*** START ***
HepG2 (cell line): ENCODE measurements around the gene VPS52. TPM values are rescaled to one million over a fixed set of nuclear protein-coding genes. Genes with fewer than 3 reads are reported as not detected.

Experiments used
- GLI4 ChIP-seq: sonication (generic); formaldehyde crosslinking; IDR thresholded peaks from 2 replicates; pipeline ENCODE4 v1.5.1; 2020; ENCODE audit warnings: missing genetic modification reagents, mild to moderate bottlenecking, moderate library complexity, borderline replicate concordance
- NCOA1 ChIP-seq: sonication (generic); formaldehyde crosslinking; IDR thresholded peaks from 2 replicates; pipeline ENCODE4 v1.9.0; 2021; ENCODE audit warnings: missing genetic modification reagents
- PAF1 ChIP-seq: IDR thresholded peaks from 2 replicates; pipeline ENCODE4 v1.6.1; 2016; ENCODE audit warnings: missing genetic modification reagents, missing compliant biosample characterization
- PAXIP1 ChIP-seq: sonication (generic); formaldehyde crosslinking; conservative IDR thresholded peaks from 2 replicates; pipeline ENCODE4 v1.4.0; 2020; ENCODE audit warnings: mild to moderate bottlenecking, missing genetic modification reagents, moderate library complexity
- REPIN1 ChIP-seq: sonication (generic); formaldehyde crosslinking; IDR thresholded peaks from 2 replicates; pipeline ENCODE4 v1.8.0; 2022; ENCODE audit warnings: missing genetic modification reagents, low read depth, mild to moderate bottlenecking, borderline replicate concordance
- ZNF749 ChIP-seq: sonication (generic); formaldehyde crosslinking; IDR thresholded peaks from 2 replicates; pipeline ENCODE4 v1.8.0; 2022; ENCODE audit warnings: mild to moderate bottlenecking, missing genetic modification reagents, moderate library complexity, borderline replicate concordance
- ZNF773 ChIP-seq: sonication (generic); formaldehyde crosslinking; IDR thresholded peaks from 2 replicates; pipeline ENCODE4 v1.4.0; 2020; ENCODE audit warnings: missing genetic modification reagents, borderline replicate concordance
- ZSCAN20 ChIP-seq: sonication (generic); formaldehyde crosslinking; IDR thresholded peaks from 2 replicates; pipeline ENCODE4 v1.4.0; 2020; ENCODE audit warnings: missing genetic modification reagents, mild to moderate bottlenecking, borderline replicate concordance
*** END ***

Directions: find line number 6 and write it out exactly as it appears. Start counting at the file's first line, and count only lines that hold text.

- PAXIP1 ChIP-seq: sonication (generic); formaldehyde crosslinking; conservative IDR thresholded peaks from 2 replicates; pipeline ENCODE4 v1.4.0; 2020; ENCODE audit warnings: mild to moderate bottlenecking, missing genetic modification reagents, moderate library complexity